Expodia: Where do you personally see the relevance?

Braun: Smart contracts, i.e. creating contracts as quickly as possible with a reduced probability of error, is probably used by everyone in some form or another, even if it is a database with samples. Digital dictation, fast text entry, linking with commercial register, cadastre, etc. already speeds up our work. Probably all law firms now use digital databases. Just 20, 25 years ago, people searched through books, printed commentaries, nowadays research is actually purely digital. Of course, there is an unbelievable amount more mass to process today. But it’s still faster. And these are points where lawyers are already digitized today, which they are not even aware of.

Expodia:  How did you experience the transition and do you use any special systems?

Braun:  It was actually quite logical. For example, time tracking, still the essential tool to measure the productivity and efficiency of our employees and to be able to provide accurate quotes. We came from a global law firm, had been working with SAP, and suddenly, we were independent in 2006, keeping our timesheet on Excel spreadsheet. We then relatively quickly found a small local Czech solution from Brno, but then after a few years we came to a new system. A system also that we are still developing, which does much more than just time recording, deadline control and management reporting. The same program is also our DMS, CRM and allows us to digitally manage the workflow of our work and tasks of individual team members. But also the largely automated enforcement of tens of thousands of claims in a subsidiary is done very efficiently with this system.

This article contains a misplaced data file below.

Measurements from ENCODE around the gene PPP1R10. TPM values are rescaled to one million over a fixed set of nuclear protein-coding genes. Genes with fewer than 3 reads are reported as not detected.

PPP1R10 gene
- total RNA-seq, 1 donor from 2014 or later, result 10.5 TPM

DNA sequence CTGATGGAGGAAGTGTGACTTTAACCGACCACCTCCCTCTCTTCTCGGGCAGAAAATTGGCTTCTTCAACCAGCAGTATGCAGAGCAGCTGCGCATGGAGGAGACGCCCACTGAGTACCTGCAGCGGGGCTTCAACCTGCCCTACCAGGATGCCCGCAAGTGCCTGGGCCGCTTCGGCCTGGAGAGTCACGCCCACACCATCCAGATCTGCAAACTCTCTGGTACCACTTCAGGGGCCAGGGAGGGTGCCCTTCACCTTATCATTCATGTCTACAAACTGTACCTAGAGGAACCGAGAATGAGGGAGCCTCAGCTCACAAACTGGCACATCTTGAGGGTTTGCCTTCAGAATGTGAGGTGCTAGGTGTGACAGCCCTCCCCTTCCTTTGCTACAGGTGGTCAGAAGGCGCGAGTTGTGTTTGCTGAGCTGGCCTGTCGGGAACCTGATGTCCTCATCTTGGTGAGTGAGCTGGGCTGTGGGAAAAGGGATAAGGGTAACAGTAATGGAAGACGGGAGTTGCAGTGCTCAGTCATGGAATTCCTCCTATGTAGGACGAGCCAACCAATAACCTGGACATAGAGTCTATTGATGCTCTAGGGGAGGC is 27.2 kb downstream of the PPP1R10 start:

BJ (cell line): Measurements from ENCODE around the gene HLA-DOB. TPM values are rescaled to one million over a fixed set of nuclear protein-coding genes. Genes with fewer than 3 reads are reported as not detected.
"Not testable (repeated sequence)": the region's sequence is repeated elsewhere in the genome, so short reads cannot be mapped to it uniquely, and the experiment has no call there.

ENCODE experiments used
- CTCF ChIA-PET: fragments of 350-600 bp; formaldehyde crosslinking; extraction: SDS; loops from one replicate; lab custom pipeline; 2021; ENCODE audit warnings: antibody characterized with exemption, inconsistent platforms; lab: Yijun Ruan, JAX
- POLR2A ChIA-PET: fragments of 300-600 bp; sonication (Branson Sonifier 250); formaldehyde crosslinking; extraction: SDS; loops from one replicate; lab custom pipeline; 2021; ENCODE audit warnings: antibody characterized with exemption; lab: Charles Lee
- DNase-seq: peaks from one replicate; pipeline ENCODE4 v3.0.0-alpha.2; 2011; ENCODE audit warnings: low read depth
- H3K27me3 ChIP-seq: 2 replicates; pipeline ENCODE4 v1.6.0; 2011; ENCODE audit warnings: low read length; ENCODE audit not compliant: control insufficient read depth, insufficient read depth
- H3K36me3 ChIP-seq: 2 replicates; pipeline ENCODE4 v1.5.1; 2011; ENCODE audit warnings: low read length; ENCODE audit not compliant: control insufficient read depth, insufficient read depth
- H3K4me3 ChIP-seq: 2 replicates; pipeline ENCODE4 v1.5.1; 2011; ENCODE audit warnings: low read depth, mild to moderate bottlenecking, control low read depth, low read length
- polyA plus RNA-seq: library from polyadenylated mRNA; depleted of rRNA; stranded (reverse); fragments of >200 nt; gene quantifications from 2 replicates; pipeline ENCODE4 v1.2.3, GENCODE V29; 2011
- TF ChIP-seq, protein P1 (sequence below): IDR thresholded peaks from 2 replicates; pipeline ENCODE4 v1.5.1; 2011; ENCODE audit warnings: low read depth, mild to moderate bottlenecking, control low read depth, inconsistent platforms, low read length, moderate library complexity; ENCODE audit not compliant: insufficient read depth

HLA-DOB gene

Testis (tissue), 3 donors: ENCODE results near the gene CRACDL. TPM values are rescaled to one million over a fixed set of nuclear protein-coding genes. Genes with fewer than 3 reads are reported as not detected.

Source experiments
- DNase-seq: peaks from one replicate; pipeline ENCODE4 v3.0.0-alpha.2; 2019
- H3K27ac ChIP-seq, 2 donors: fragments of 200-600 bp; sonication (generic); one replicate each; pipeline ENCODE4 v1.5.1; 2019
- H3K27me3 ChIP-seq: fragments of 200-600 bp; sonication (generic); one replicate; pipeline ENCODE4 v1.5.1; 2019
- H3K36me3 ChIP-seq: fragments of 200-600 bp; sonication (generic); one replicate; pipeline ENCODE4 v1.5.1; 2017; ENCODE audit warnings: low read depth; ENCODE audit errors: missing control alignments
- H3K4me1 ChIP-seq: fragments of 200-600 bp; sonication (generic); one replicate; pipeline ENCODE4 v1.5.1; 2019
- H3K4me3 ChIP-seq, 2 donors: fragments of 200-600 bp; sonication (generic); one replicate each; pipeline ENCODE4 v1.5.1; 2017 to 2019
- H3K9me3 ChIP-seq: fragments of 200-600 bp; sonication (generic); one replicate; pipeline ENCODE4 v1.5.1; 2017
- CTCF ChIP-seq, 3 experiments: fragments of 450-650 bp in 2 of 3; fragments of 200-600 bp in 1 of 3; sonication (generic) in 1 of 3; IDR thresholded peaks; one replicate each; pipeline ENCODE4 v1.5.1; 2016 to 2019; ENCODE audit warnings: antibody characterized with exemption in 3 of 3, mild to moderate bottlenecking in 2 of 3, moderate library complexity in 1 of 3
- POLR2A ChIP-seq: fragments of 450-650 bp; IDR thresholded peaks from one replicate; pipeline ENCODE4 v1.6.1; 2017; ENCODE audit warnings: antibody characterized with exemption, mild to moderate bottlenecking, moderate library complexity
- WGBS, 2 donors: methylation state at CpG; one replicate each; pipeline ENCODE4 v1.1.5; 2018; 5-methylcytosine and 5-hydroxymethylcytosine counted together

Expodia: What is the name of the system?

Braun: “I§ak”. It’s a great system that we currently use, it could just be more compatible with our external accounting system. I§ak is not the best known on the market, but there are also relatively few providers that really cover the whole spectrum, but in terms of price/performance ratio, our analysis shows that it is currently the best on the market.

Expodia: The Covid situation was a big challenge for all of us. How has digitization helped you with this?

Braun: We all had our laptops from the beginning and were really able to work online from one day to the next via home office with normal but still secured access to all data. What has become apparent is that we are suddenly also using video conferencing, which many were reluctant to do before. It was always a big hassle to call a Skype conference. We work mostly with Webex, but of course with the other systems as well. And the way video conferencing has caught on shows that we probably haven’t had a single “classic” conference call in two years.